Derek Black leads us through three crucial U.S. Supreme Court Decisions during the early 1970s which reestablished segregated schools and rejected the principles embodied in the Brown decision: Keyes v. School District No 1,  which declared that discriminatory acts must be proven to have been intentional; Milliken v. Bradley, which banned busing for school integration across school district jurisdictional lines; and San Antonio v. Rodriguez, which declared that “a right cannot be fundamental if it isn’t explicitly spelled out in the Constitution.” (Schoolhouse Burning, p. 189) “Over the next twenty years, the Burger Court and then the Rehnquist Court further chipped away at desegregation, regularly issuing decisions that curtailed lower courts’ desegregation orders and powers, even it it did not entirely foreclose them.” (Schoolhouse Burning, p. 197)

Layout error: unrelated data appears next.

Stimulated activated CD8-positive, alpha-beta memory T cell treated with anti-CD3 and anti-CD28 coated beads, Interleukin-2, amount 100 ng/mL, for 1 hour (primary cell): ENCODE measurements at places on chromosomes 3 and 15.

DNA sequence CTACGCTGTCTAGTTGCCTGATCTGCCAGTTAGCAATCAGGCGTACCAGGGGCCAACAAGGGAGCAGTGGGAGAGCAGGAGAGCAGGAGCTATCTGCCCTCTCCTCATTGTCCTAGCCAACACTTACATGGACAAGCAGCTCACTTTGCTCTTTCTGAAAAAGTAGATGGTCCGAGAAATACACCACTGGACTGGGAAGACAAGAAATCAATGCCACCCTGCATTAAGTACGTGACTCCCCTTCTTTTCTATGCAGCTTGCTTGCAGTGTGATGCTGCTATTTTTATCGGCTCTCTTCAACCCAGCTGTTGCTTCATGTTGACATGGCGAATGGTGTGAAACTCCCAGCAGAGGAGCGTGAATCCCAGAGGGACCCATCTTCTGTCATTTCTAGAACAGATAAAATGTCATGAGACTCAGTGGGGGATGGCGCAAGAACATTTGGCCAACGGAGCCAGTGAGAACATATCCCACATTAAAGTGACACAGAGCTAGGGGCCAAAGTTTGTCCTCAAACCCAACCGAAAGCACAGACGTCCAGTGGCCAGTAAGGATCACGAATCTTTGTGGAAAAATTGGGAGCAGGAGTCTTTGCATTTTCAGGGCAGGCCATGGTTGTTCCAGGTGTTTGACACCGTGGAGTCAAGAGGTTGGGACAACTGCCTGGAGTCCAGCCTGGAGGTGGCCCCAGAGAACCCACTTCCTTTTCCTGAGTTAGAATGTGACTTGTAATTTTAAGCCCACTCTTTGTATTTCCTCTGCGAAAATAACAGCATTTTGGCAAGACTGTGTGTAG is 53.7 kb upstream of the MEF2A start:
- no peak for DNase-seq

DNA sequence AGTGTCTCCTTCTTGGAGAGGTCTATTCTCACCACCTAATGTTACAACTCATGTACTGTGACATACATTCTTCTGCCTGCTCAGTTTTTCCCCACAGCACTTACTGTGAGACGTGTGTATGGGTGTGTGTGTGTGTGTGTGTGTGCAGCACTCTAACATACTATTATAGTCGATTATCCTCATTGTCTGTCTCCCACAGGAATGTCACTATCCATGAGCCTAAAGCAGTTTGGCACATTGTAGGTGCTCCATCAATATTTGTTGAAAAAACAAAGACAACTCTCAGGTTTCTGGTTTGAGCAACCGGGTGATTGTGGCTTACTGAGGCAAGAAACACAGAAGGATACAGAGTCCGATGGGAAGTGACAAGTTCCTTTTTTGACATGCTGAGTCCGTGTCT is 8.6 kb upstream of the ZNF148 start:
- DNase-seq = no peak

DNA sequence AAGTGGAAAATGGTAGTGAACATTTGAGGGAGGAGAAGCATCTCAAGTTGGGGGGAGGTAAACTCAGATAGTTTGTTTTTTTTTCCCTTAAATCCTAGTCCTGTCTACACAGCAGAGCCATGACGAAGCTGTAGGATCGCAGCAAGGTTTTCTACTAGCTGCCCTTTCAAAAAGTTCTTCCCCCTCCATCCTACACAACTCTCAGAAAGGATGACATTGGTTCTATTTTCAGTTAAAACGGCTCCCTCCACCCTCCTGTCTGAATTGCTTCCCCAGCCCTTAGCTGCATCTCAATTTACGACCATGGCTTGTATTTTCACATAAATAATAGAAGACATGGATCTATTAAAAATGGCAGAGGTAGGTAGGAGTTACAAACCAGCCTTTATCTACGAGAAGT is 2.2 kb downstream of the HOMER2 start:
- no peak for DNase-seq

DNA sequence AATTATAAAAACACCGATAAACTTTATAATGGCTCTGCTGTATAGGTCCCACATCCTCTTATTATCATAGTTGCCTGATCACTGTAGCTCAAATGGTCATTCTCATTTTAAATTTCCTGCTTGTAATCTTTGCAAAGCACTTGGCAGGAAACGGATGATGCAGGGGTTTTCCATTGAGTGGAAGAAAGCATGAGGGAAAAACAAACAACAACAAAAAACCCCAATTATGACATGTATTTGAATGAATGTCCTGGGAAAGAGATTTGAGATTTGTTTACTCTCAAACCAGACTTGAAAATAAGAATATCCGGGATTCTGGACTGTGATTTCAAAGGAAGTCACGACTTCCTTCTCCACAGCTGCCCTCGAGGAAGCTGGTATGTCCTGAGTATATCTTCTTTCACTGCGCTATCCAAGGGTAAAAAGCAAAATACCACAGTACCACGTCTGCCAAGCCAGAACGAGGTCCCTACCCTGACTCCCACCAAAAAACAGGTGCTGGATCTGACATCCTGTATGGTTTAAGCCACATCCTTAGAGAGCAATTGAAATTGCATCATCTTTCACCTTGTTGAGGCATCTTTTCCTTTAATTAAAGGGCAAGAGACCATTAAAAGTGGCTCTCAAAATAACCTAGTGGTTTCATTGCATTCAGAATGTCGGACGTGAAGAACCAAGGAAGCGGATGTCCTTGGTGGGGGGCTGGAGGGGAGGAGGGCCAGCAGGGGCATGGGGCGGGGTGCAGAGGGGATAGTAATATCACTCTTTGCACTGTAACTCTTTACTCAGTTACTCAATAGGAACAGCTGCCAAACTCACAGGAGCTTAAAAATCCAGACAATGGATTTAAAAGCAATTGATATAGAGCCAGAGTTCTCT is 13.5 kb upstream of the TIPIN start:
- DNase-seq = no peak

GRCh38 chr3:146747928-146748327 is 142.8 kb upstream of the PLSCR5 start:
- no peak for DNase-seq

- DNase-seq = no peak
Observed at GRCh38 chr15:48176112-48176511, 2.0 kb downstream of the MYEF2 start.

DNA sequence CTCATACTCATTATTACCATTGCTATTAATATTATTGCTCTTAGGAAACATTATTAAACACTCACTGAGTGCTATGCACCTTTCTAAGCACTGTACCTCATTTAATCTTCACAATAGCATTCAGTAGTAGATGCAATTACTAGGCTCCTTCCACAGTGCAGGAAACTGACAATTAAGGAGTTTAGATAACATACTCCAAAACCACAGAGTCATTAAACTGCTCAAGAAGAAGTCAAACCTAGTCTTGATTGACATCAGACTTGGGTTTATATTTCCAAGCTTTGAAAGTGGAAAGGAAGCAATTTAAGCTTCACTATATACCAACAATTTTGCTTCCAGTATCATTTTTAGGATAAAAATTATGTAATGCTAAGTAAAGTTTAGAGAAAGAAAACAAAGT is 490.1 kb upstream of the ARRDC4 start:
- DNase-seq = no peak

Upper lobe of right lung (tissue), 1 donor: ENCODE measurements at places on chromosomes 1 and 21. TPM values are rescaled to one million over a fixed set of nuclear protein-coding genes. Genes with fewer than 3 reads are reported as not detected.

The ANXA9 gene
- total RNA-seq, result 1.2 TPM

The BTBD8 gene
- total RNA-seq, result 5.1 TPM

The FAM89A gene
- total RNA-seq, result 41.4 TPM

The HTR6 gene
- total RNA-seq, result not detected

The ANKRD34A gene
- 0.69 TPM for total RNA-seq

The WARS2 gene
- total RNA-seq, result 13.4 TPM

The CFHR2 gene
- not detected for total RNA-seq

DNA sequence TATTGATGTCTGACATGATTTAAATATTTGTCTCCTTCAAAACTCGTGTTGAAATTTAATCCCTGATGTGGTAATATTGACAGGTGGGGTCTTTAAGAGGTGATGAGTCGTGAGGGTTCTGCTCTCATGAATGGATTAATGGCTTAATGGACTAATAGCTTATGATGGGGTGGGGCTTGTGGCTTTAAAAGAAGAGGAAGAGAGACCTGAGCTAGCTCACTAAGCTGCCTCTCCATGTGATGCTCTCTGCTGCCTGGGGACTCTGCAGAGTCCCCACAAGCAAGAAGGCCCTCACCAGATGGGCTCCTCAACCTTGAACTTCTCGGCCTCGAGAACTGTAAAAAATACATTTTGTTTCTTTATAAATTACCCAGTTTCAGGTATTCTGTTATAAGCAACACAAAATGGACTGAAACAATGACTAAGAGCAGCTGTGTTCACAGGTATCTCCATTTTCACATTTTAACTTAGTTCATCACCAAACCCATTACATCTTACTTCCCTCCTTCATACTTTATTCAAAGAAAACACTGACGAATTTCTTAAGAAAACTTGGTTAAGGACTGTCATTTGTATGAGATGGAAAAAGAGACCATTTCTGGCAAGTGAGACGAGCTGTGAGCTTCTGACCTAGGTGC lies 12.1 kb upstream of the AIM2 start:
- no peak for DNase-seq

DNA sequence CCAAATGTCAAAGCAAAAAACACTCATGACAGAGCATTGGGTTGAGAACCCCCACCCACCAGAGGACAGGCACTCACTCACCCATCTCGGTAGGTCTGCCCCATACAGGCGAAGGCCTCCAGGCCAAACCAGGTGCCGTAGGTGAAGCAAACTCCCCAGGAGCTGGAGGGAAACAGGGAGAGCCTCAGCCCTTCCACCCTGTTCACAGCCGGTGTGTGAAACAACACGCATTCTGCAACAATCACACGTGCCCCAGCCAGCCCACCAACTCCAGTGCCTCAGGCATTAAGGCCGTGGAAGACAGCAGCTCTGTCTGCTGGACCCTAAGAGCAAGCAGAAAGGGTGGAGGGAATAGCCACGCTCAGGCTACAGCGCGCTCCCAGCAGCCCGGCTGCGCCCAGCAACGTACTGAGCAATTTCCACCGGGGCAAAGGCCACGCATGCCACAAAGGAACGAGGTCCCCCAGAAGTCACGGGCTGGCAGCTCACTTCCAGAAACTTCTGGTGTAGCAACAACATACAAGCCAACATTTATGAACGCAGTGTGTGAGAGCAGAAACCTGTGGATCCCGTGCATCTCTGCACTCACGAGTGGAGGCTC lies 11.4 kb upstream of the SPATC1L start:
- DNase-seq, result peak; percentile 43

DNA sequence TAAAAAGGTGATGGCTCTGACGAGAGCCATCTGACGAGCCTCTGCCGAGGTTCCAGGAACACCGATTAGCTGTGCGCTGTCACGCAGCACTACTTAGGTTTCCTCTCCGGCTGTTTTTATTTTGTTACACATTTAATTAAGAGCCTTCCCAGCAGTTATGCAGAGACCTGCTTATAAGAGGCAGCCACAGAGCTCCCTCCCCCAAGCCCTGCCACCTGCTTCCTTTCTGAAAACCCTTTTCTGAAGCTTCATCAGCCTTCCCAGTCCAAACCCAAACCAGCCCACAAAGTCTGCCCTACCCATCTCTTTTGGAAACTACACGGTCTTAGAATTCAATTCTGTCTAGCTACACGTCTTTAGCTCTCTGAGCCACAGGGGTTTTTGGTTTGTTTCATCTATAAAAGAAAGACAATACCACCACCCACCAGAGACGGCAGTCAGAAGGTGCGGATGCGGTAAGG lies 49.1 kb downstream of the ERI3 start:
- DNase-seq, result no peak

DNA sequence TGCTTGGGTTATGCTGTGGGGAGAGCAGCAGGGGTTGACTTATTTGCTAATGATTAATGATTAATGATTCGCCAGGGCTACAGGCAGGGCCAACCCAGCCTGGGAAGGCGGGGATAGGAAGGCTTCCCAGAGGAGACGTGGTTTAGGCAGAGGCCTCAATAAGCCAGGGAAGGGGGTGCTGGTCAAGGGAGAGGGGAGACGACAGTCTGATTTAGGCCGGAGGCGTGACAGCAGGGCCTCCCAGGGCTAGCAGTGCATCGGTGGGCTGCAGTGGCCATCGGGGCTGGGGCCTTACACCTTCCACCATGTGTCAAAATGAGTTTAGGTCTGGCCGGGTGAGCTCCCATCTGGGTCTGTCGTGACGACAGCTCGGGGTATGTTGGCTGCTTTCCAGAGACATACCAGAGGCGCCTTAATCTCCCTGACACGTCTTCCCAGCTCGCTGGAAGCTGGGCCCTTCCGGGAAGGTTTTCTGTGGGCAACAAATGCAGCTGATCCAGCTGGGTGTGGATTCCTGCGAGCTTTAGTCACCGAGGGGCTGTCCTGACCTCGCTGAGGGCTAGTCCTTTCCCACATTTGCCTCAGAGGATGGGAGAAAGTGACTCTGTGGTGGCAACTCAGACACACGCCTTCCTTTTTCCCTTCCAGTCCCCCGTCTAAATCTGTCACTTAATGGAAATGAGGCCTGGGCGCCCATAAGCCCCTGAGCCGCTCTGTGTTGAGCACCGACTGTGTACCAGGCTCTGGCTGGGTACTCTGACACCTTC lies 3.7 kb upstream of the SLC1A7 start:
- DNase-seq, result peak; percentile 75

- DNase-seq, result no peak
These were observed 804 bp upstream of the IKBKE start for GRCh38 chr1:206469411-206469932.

And yet, after San Antonio v. Rodriguez blocked federal school equity cases, Derek Black describes a wave of advocates pursuing the idea of each child’s right to an equal education under the provisions of the state constitutions.  While myriad cases have been filed from state to state over the decades since the early 1970s, and while most of them focused on adequate and equitable school funding. Black believes more was at stake: “State supreme courts once again were intervening to enforce the constitutional right to education…. Money is certainly relevant, but the real issues in these cases had always been students’ access to quality teachers, safe school facilities, small class sizes, modern curricula, and support services.” (Schoolhouse Burning, p. 211)